Here is where Oracle thinks the Sparc M7 processor will stack up compared to the processor Sparc M6 over a bunch of different workloads:
All things being equal, you would expect around a 2.7X bump just moving from 12 cores in the Sparc M6 to 32 cores in the Sparc M7. The microarchitecture and clock speed increase probably make up for most of the rest, since the increased caches and bandwidths are used to keep these cores fed. If half the remaining performance increase comes from architecture, then the Sparc M7 will probably clock in at around 4 GHz, given this performance data above, which averages around a 3.25X bump.
It’s All About The System
Way back when, four and a half years ago when Oracle put out its first Sparc roadmap, it said that it would be able to deliver monster Sparc machines in the 2015 timeframe and it showed the steps it was going to take over the years to get there. To its credit, Oracle has by and large stuck to this roadmap, although it has scaled back on the NUMA scalability of its systems even as it did create the “Bixby” interconnect, which during the Sparc M5 and M6 generations could have scaled up to 96 sockets in a single system image with 96 TB of main memory.
In August 2010, Oracle put these stakes in the ground to demonstrate its good faith to those who did not believe Oracle believed in hardware:
This roadmap showed both the Sparc T and M series of processors and their overall throughput and single-threaded performance gains compared to their prior generations of T and M chips. Oracle was promising four times the cores, 32 times the threads, 16 times the memory capacity, and 40 times the database transaction processing from its base T and M machines to the final machine on the roadmap, which had neither a T nor an M on it. The M Series machines were supposed to scale up to 64 sockets, but the commercial version never did reach higher than 32 sockets even though, as we pointed out above, the Bixby interconnect can scale three times as far as what the Sparc M6-32 system can do today.
The late 2014 or early 2015 product, you will notice, never did have a T or an M next to it, just Sparc, and everyone was a little perplexed by this. But, as it turns out, Oracle will be discontinuing the T Series chips, Fowler tells EnterpriseTech, and building future Sparc machines on the M7 processors solely. So it looks like the Sparc T6, which was originally slated around the end of this year into early next year is being cut. The good news is that Oracle delivered the Sparc M6 early and the M7 is right on time and able to handle all kinds of work. It also seems to suggest that Oracle wants a better chip with which to compete against Xeon E5 and E7 processors from Intel and Power processors from IBM, and a low-core count T Series chip was not cutting it. It is also cheaper to make one chip than two – particularly if, like Oracle, a whole line of clustered systems is available using Intel Xeon E5 and E7 processors. Oracle needs to pick its fights, and the Sparc M7 is being aimed at heavy, big memory workloads on scale-up systems.
And as EnterpriseTech has pointed out before, Oracle has made some pretty compelling arguments about why such scale-up systems are better than scale-out clusters. Network latencies between nodes using the first-generation Bixby interconnect for the Sparc M6 are on the order of 150 nanoseconds, 100X lower than for a 10 Gb/sec Ethernet link between nodes in a loosely coupled cluster of Sparc T2 servers with approximately the same performance as the M6-32 system. The M6-32 has 24 TB/sec of bandwidth, about 37X that of the cluster with 16 servers with four 10 Gb/sec ports each. Both setups cost a little more than $1.2 million. For workloads that are bandwidth and latency sensitive, the NUMA machine is better than the cluster.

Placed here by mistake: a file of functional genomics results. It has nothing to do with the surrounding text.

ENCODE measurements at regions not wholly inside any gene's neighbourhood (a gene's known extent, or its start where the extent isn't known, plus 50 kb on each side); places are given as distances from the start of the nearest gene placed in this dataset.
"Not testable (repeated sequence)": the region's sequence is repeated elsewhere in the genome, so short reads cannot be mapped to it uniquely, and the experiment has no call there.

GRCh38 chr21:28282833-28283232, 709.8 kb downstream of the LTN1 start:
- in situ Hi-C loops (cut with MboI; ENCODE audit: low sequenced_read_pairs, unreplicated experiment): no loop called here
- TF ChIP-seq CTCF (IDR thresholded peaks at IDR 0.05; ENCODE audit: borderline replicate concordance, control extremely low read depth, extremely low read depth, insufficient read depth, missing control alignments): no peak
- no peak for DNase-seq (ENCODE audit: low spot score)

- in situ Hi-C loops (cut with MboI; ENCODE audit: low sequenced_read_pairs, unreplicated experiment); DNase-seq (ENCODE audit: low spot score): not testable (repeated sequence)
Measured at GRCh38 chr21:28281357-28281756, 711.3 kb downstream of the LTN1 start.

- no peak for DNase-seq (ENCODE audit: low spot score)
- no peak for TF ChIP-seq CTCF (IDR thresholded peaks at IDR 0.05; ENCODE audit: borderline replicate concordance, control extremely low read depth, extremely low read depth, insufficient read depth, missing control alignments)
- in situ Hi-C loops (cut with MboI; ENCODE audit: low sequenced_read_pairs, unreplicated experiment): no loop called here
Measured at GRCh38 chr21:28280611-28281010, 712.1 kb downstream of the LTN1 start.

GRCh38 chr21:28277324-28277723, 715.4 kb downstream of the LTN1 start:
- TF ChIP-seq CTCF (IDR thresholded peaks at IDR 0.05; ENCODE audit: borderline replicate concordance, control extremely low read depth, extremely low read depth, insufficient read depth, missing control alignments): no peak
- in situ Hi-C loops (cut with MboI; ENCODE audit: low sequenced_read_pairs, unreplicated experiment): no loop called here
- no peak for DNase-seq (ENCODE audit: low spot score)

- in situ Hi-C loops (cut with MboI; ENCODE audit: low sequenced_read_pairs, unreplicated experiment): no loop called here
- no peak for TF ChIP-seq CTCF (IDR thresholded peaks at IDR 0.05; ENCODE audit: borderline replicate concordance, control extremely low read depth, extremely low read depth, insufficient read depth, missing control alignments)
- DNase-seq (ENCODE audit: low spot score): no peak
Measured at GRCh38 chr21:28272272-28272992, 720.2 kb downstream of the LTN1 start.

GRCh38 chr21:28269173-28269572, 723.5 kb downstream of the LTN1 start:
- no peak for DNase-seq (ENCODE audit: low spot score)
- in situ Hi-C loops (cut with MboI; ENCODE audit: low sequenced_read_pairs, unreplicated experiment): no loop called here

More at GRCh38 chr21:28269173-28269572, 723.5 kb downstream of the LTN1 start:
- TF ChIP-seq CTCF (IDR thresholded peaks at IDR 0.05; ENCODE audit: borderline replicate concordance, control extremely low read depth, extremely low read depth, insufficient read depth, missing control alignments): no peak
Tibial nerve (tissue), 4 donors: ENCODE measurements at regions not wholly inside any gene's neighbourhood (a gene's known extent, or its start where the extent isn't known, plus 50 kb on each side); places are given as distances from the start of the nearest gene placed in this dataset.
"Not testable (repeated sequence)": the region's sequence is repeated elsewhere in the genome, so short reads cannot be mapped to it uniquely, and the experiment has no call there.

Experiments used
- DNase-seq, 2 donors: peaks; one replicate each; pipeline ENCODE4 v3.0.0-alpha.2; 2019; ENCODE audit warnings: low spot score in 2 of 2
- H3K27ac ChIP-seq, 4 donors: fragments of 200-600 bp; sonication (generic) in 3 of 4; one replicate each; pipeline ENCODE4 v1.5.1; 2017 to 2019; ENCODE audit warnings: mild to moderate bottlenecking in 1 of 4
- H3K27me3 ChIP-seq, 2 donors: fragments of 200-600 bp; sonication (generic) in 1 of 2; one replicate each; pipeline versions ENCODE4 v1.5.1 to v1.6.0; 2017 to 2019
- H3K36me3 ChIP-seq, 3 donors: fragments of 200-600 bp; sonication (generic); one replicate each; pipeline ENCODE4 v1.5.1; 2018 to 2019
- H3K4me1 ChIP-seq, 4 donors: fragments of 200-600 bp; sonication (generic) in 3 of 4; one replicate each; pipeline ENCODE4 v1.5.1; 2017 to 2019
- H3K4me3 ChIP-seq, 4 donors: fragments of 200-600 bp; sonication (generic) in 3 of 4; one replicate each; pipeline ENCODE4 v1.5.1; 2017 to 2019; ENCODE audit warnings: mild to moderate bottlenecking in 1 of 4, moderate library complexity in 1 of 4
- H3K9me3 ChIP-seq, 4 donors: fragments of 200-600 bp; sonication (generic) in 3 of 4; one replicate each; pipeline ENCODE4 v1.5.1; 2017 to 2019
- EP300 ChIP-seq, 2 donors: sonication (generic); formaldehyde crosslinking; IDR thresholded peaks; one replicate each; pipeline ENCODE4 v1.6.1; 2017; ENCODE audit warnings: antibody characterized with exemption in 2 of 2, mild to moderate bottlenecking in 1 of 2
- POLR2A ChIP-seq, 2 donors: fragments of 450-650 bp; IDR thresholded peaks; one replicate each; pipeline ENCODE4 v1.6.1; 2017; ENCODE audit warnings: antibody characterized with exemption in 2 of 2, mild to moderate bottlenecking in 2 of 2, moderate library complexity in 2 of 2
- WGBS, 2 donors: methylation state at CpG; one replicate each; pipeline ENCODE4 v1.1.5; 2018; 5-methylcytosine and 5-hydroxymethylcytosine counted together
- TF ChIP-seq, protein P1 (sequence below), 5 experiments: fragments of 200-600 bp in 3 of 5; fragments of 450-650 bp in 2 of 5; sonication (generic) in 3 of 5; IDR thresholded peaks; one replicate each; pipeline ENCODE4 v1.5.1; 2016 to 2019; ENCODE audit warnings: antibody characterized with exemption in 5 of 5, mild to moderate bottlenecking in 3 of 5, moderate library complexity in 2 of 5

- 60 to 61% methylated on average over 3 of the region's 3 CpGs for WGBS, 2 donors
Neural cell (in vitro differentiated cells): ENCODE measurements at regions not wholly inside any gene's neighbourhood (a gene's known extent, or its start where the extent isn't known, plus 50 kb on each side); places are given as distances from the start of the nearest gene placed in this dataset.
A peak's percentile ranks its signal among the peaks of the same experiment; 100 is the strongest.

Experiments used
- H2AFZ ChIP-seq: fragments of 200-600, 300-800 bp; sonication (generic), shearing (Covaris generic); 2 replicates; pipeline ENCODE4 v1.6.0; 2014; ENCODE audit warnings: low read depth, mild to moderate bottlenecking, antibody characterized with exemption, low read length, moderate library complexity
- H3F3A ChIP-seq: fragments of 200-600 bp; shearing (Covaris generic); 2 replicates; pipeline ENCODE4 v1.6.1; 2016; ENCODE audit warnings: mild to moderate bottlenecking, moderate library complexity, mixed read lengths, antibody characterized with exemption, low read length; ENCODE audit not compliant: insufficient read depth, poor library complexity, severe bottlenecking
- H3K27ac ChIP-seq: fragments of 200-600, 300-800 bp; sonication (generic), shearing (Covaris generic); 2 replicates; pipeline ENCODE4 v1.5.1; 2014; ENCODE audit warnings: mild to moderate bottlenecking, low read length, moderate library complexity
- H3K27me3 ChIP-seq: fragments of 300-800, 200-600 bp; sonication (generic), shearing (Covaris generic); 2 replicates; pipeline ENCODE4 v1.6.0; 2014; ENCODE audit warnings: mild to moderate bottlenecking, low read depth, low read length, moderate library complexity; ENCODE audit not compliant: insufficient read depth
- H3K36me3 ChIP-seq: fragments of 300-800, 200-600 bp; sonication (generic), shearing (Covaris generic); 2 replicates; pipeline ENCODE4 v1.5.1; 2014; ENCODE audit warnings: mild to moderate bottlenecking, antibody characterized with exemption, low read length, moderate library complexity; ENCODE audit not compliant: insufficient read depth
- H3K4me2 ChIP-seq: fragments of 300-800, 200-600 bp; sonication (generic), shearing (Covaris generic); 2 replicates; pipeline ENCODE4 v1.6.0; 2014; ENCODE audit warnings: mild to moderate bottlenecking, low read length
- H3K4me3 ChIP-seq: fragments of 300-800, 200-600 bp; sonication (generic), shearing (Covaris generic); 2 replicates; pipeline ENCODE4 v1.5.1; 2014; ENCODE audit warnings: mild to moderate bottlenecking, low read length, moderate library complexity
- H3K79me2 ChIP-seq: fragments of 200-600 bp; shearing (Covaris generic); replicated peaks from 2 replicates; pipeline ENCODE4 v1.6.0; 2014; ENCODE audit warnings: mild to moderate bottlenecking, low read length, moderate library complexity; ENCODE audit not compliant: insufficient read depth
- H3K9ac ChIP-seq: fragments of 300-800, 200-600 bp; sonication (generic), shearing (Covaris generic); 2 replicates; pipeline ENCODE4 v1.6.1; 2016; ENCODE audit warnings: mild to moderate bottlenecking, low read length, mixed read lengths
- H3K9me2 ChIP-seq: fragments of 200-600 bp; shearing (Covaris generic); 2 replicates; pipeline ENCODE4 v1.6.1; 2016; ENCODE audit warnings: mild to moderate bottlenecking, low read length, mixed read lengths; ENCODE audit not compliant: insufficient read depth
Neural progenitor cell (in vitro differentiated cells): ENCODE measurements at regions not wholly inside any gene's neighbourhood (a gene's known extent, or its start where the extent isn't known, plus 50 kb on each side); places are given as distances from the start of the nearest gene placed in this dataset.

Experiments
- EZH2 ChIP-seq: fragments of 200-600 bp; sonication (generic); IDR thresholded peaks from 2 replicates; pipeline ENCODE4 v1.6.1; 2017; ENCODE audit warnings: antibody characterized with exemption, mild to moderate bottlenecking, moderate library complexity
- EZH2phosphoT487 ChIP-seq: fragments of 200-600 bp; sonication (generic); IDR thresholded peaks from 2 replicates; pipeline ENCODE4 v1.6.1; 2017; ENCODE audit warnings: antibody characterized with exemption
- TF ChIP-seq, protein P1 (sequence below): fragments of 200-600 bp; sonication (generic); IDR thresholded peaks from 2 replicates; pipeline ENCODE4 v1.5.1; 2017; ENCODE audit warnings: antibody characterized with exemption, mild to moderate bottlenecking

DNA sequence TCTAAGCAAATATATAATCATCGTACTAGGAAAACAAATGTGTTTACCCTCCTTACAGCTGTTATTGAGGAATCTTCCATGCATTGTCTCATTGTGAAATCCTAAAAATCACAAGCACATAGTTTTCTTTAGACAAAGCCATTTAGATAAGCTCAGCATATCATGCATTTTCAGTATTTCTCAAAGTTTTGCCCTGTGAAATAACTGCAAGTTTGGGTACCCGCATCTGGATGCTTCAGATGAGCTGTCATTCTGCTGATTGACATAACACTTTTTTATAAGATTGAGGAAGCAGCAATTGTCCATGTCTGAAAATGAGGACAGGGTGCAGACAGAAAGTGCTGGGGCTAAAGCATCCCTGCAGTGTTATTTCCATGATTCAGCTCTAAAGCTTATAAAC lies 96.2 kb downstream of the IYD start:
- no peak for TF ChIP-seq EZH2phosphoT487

The Sparc M7 has on-chip NUMA interconnect circuits that will allow eight sockets to be snapped together into a single system image without extra glue chips, just as was the case with the Sparc M5 and M6 chips. An eight-socket machine will have a maximum of 256 cores, 2,048 threads, and 16 TB of main memory, with a bisection bandwidth across the interconnect of more than 1 TB/sec.
Fowler confirmed that the Sparc M7 will use a second-generation Bixby interconnect, and that initially it will scale to 32 sockets. This interconnect will have two links connecting every processor socket to every Bixby interconnect switch; there are a total of twelve switches to link four-socket NUMA nodes together, which is six for one set of links and six for the other. The bi-section bandwidth on this switch interconnect is 5.2 TB/sec, which is four times that of the first-generation Bixby interconnect used in the M6-32 system. This M7-32 machine, as we presume it will be called, will have 1,024 cores, 8,192 threads, and up to 64 TB of main memory.
Interestingly, the updated Bixby NUMA interconnect will allow for cache coherent links between the Sparc four-socket nodes and will also allow for non-coherent links. This will allow a big Sparc M7 machine to function as a cluster for Oracle RAC database clustering software, using the Bixby interconnect instead of 40 Gb/sec InfiniBand as the Exadata database clusters do. The Bixby interconnect and SMP glue chips also have low-level message passing protocols etched on them specifically to pass messages used in database clusters.
When asked about what the performance advantage would be comparing an InfiniBand or Ethernet cluster running Oracle RAC and the Sparc M7-Bixby setup using the non-coherent memory clusters, Fowler said that the difference “would not be subtle.”
The Sparc M7 chips are in the late stages of testing now and will come out in systems in 2015. Solaris 11 will be supported on the machines, with Solaris 10 being supported inside of LDoms and Solaris 8, 9, and 10 being supported inside of Solaris containers for customers who have vintage workloads.